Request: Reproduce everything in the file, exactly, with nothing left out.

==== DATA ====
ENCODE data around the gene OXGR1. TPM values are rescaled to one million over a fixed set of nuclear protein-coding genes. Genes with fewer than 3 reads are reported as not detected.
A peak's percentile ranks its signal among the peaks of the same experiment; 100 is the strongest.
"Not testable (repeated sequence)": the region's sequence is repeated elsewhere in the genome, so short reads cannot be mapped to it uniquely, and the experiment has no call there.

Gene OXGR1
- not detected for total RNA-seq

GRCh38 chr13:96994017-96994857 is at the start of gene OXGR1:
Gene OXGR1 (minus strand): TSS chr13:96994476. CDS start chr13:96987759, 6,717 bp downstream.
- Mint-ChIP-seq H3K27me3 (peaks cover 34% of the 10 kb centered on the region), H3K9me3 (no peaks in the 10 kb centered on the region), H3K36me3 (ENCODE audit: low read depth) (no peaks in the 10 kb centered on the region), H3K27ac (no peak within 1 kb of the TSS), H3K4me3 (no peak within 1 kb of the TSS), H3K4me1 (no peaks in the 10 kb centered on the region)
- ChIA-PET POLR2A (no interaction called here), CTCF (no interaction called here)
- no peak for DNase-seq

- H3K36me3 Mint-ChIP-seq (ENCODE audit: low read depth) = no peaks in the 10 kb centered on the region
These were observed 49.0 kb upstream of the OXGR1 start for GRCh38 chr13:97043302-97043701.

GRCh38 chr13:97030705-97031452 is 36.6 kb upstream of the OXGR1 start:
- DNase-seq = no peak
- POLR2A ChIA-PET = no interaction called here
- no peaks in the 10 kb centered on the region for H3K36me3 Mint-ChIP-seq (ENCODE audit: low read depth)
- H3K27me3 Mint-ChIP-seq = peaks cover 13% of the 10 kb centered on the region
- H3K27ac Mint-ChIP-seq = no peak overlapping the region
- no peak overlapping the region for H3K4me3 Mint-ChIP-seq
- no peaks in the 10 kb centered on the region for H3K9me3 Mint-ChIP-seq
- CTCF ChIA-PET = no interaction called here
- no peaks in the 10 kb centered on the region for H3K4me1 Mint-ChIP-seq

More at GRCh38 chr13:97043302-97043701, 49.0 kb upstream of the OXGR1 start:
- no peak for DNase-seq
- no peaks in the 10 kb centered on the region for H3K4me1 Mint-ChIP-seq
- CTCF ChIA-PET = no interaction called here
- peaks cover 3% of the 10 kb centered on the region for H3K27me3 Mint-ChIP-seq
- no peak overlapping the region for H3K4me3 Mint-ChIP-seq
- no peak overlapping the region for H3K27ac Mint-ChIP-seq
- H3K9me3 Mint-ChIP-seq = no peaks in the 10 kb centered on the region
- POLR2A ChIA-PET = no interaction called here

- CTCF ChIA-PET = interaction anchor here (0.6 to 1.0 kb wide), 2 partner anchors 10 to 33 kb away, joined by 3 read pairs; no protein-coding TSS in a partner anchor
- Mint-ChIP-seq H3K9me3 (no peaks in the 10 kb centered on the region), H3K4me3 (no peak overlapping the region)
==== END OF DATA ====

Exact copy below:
ENCODE data around the gene OXGR1. TPM values are rescaled to one million over a fixed set of nuclear protein-coding genes. Genes with fewer than 3 reads are reported as not detected.
A peak's percentile ranks its signal among the peaks of the same experiment; 100 is the strongest.
"Not testable (repeated sequence)": the region's sequence is repeated elsewhere in the genome, so short reads cannot be mapped to it uniquely, and the experiment has no call there.

Gene OXGR1
- not detected for total RNA-seq

GRCh38 chr13:96994017-96994857 is at the start of gene OXGR1:
Gene OXGR1 (minus strand): TSS chr13:96994476. CDS start chr13:96987759, 6,717 bp downstream.
- Mint-ChIP-seq H3K27me3 (peaks cover 34% of the 10 kb centered on the region), H3K9me3 (no peaks in the 10 kb centered on the region), H3K36me3 (ENCODE audit: low read depth) (no peaks in the 10 kb centered on the region), H3K27ac (no peak within 1 kb of the TSS), H3K4me3 (no peak within 1 kb of the TSS), H3K4me1 (no peaks in the 10 kb centered on the region)
- ChIA-PET POLR2A (no interaction called here), CTCF (no interaction called here)
- no peak for DNase-seq

- H3K36me3 Mint-ChIP-seq (ENCODE audit: low read depth) = no peaks in the 10 kb centered on the region
These were observed 49.0 kb upstream of the OXGR1 start for GRCh38 chr13:97043302-97043701.

GRCh38 chr13:97030705-97031452 is 36.6 kb upstream of the OXGR1 start:
- DNase-seq = no peak
- POLR2A ChIA-PET = no interaction called here
- no peaks in the 10 kb centered on the region for H3K36me3 Mint-ChIP-seq (ENCODE audit: low read depth)
- H3K27me3 Mint-ChIP-seq = peaks cover 13% of the 10 kb centered on the region
- H3K27ac Mint-ChIP-seq = no peak overlapping the region
- no peak overlapping the region for H3K4me3 Mint-ChIP-seq
- no peaks in the 10 kb centered on the region for H3K9me3 Mint-ChIP-seq
- CTCF ChIA-PET = no interaction called here
- no peaks in the 10 kb centered on the region for H3K4me1 Mint-ChIP-seq

More at GRCh38 chr13:97043302-97043701, 49.0 kb upstream of the OXGR1 start:
- no peak for DNase-seq
- no peaks in the 10 kb centered on the region for H3K4me1 Mint-ChIP-seq
- CTCF ChIA-PET = no interaction called here
- peaks cover 3% of the 10 kb centered on the region for H3K27me3 Mint-ChIP-seq
- no peak overlapping the region for H3K4me3 Mint-ChIP-seq
- no peak overlapping the region for H3K27ac Mint-ChIP-seq
- H3K9me3 Mint-ChIP-seq = no peaks in the 10 kb centered on the region
- POLR2A ChIA-PET = no interaction called here

- CTCF ChIA-PET = interaction anchor here (0.6 to 1.0 kb wide), 2 partner anchors 10 to 33 kb away, joined by 3 read pairs; no protein-coding TSS in a partner anchor
- Mint-ChIP-seq H3K9me3 (no peaks in the 10 kb centered on the region), H3K4me3 (no peak overlapping the region)